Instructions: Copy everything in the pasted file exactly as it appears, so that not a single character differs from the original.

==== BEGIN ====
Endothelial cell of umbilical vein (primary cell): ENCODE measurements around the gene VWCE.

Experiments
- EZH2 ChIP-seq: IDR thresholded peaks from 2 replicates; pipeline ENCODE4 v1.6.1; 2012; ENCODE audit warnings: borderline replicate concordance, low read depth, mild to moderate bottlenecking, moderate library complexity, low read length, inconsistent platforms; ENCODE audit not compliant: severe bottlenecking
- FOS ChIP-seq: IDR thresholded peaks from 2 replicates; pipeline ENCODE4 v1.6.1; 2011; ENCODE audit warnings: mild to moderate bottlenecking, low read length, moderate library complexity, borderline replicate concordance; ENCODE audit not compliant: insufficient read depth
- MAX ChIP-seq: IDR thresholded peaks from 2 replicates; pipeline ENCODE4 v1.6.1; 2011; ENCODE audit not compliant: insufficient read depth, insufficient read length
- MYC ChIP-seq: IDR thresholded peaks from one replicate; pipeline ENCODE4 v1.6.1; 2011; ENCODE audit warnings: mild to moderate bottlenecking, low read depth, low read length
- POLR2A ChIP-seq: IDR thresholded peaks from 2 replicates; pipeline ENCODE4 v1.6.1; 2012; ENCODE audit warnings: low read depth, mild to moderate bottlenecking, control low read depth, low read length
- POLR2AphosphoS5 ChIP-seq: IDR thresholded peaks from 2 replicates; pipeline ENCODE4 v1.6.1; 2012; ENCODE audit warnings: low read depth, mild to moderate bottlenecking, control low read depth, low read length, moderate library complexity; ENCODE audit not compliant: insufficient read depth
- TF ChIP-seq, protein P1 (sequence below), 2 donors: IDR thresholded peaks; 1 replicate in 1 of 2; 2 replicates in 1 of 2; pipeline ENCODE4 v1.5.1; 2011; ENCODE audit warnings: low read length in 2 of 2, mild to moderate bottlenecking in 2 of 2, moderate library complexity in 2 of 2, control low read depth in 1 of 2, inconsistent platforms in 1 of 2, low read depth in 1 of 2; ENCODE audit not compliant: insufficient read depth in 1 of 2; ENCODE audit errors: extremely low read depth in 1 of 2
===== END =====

Endothelial cell of umbilical vein (primary cell): ENCODE measurements around the gene VWCE.

Experiments
- EZH2 ChIP-seq: IDR thresholded peaks from 2 replicates; pipeline ENCODE4 v1.6.1; 2012; ENCODE audit warnings: borderline replicate concordance, low read depth, mild to moderate bottlenecking, moderate library complexity, low read length, inconsistent platforms; ENCODE audit not compliant: severe bottlenecking
- FOS ChIP-seq: IDR thresholded peaks from 2 replicates; pipeline ENCODE4 v1.6.1; 2011; ENCODE audit warnings: mild to moderate bottlenecking, low read length, moderate library complexity, borderline replicate concordance; ENCODE audit not compliant: insufficient read depth
- MAX ChIP-seq: IDR thresholded peaks from 2 replicates; pipeline ENCODE4 v1.6.1; 2011; ENCODE audit not compliant: insufficient read depth, insufficient read length
- MYC ChIP-seq: IDR thresholded peaks from one replicate; pipeline ENCODE4 v1.6.1; 2011; ENCODE audit warnings: mild to moderate bottlenecking, low read depth, low read length
- POLR2A ChIP-seq: IDR thresholded peaks from 2 replicates; pipeline ENCODE4 v1.6.1; 2012; ENCODE audit warnings: low read depth, mild to moderate bottlenecking, control low read depth, low read length
- POLR2AphosphoS5 ChIP-seq: IDR thresholded peaks from 2 replicates; pipeline ENCODE4 v1.6.1; 2012; ENCODE audit warnings: low read depth, mild to moderate bottlenecking, control low read depth, low read length, moderate library complexity; ENCODE audit not compliant: insufficient read depth
- TF ChIP-seq, protein P1 (sequence below), 2 donors: IDR thresholded peaks; 1 replicate in 1 of 2; 2 replicates in 1 of 2; pipeline ENCODE4 v1.5.1; 2011; ENCODE audit warnings: low read length in 2 of 2, mild to moderate bottlenecking in 2 of 2, moderate library complexity in 2 of 2, control low read depth in 1 of 2, inconsistent platforms in 1 of 2, low read depth in 1 of 2; ENCODE audit not compliant: insufficient read depth in 1 of 2; ENCODE audit errors: extremely low read depth in 1 of 2